When I jury art competitions, I evaluate each piece based upon universal art principles. The artwork is judged against the same criteria regardless of medium, style, subject matter or who created it.
My criteria is outlined below so that artists and host organizations know how the work is going to be evaluated. I hope that this is helpful for those entering any competitions that I judge, and for the organizers. By presenting a judge's or organization's criteria, artists can decide if their art is suitable for the juried competition and, if so, which of their pieces would be most appropriate to submit. This reduces wasted time and money for the artists, and their disappointment over rejected artwork. It also saves time for the judge and the organization. Unfortunately, the judge’s criteria is rarely articulated.
Brushwork or Other Technique
Paint Quality or Material Handling
Emotional, Intellectual, Spiritual and Physical/Visceral Impact
Overall Success and Effect
The criteria can be applied to Realistic, Naturalistic, Classical, Baroque, Rococo, Romantic, French Impressionist, American Impressionist, Tonalist, Post-Impressionist, Expressionist, Fauvist, Modernist and non-representative styles. My goal is to have consistent, equitable and fair standards. Video, installations and other endeavors may require separate criteria and competitions.
The concepts and style of each piece provide additional bases for measuring its success. This avoids favoring or penalizing one style or subject matter, or evaluating artwork against the values of a different style. For example, a Realistic piece implies a framework of form and spatial relationships, and would be judged against these goals. A French Impressionist painting would be expected to emphasize other concepts, such as the spectral effects of sunlight, a broad field of vision and a experiential perception. Without naturalistic or realistic concerns, composition might be a major criteria for abstract paintings. By composition, I refer to the orchestration of the elements of the artwork.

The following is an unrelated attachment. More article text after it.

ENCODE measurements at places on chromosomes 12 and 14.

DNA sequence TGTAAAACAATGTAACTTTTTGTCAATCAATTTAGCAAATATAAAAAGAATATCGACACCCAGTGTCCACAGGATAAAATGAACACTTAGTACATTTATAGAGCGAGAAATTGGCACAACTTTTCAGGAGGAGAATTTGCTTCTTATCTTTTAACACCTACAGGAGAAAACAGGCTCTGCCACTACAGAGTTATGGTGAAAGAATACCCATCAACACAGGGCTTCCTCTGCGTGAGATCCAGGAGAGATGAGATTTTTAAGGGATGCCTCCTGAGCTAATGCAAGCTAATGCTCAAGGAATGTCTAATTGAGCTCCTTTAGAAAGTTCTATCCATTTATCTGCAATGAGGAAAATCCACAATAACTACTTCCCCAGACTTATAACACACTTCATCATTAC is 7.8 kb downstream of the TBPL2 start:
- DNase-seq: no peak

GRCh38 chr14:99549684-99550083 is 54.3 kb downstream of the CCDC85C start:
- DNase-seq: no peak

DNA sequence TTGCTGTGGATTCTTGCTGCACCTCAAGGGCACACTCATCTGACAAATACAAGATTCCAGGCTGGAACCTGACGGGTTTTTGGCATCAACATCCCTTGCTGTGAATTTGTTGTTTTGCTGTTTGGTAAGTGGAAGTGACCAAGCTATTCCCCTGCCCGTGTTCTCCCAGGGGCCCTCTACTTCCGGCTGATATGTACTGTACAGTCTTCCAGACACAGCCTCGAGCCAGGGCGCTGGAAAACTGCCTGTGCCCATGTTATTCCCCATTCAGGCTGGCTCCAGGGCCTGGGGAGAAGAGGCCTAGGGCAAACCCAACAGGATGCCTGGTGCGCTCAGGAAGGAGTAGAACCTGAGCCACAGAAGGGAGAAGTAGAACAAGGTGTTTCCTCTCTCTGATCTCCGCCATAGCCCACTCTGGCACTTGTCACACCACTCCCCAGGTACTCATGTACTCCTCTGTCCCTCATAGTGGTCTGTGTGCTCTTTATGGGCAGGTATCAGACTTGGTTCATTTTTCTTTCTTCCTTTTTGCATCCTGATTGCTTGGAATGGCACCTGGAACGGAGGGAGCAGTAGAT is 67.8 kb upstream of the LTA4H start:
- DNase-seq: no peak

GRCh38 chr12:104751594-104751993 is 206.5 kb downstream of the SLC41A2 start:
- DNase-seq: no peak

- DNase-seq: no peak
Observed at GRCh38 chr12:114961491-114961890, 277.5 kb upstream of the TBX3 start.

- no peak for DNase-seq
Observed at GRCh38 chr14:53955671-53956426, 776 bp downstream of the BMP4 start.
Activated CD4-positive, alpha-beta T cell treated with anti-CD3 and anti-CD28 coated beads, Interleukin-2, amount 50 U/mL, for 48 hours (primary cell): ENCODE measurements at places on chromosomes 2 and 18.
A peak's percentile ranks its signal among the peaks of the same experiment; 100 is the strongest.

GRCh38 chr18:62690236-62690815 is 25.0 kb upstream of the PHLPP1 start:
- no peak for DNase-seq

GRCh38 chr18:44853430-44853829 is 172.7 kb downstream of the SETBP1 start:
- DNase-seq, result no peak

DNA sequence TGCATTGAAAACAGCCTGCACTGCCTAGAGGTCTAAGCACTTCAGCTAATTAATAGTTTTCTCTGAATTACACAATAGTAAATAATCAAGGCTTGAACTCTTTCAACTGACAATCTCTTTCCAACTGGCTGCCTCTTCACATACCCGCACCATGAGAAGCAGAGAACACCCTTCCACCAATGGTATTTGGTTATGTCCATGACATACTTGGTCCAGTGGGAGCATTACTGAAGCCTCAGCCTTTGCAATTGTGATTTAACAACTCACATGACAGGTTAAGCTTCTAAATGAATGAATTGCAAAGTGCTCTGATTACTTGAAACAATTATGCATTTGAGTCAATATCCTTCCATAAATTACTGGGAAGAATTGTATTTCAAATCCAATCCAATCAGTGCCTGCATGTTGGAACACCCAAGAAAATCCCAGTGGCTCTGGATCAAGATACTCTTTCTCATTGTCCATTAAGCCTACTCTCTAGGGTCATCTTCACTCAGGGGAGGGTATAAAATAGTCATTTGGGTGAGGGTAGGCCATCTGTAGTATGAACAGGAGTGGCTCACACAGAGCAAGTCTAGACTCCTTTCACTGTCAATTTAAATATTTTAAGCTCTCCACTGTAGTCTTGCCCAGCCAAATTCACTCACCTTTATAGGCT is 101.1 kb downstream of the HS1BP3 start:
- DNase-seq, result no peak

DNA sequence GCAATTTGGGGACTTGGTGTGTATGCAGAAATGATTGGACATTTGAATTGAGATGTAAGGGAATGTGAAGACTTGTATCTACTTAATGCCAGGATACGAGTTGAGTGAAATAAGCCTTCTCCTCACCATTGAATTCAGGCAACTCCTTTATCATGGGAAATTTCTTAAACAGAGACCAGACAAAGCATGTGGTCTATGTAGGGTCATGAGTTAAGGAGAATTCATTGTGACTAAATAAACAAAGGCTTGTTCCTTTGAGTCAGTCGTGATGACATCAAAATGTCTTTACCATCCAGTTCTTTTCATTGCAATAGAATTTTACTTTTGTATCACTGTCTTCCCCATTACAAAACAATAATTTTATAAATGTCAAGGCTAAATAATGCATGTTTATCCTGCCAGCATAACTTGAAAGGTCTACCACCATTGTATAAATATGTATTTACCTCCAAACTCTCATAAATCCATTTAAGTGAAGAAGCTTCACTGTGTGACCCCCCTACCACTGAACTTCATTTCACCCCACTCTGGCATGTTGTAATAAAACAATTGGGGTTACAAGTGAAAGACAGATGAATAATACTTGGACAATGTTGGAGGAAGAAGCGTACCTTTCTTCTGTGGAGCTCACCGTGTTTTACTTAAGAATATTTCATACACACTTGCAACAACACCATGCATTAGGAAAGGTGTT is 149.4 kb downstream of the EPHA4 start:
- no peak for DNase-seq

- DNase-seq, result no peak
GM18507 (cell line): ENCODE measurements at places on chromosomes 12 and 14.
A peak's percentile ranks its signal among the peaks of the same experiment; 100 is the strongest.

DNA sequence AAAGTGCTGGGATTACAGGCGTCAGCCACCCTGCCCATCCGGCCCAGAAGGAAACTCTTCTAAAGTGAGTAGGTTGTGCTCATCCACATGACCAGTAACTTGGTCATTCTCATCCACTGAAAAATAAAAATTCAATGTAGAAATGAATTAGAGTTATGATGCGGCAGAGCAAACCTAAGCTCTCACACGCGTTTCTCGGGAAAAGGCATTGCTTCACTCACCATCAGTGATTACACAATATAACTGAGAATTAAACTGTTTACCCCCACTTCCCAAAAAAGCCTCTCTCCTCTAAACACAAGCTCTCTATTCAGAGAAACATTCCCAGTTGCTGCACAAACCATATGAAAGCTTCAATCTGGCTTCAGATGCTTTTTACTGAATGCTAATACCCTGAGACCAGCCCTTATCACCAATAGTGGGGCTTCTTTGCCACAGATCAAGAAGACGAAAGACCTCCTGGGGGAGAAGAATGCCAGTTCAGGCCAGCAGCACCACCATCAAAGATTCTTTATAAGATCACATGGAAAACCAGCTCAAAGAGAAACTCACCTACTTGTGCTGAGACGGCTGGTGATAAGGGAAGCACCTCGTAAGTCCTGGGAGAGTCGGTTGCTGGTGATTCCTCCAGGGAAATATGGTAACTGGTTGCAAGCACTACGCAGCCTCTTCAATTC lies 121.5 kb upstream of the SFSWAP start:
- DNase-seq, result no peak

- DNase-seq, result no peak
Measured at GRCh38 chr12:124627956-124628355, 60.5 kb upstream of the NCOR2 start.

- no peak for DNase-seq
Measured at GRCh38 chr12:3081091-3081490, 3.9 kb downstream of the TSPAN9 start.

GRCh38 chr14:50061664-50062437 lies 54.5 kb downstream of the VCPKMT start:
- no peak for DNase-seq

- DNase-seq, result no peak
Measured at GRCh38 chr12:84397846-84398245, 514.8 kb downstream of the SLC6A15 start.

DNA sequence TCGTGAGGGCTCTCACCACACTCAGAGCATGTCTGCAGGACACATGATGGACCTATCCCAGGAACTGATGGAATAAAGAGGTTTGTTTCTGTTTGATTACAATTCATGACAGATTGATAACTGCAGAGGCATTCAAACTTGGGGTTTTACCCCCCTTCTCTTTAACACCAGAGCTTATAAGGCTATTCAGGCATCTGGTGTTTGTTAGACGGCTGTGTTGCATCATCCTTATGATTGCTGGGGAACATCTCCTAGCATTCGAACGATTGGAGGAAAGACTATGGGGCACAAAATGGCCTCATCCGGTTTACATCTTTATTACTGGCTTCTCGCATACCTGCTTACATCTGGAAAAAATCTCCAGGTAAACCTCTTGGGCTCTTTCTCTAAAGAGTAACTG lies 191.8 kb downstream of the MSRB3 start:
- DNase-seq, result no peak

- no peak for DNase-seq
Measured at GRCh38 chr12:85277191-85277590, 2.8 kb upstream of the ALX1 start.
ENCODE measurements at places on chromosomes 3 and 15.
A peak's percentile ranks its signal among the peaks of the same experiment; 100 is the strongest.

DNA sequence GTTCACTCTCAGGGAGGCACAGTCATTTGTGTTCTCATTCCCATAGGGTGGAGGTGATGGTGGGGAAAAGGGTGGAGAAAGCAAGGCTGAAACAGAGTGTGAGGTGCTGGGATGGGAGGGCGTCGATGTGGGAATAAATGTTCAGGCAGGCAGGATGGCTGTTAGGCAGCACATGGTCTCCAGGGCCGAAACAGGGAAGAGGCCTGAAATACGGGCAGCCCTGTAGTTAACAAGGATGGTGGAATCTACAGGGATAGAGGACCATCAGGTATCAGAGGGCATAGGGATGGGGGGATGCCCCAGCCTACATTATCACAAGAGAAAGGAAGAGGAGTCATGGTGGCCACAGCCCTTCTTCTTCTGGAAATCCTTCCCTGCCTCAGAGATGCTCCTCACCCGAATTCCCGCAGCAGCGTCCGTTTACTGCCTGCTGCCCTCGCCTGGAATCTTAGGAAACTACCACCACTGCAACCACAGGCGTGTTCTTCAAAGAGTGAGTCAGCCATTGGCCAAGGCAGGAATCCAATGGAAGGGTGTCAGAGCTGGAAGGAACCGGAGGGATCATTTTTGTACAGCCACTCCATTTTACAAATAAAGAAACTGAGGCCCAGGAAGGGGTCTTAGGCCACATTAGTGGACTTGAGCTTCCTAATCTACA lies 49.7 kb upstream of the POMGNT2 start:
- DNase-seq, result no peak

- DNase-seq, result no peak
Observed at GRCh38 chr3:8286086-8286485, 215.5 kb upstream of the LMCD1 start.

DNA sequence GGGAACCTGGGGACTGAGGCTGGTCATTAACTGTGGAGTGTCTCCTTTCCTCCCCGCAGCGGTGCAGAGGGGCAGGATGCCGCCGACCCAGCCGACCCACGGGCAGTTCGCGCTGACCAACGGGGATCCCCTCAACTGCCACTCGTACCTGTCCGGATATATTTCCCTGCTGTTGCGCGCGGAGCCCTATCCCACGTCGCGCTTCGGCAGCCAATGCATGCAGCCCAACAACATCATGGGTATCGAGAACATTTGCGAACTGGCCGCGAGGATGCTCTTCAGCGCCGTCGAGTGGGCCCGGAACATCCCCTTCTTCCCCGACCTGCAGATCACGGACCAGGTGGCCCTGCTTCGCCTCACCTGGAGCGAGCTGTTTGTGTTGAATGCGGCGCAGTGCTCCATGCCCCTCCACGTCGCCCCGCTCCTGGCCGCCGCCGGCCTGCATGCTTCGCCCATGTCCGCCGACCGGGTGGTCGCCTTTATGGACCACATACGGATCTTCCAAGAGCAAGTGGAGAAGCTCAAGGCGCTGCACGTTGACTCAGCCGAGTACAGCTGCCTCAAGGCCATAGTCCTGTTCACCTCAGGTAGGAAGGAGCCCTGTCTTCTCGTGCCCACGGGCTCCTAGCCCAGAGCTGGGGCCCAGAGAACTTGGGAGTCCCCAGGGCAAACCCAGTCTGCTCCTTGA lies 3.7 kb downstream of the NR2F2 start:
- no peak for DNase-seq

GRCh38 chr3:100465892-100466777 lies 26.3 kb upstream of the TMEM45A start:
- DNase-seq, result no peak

Though I apply consistent, universal, fundamental criteria, it is possible that some styles and subjects are represented more than others in a show or win more awards than others. This simply indicates that those pieces scored higher according to the criteria. The number of examples of each style will vary based upon the quantities and quality of submitted artwork. Pieces that I award the highest honors in juried competitions are usually the strongest in terms of concept and composition. This is because artists that are accomplished in these elements are generally accomplished in all of the other elements.
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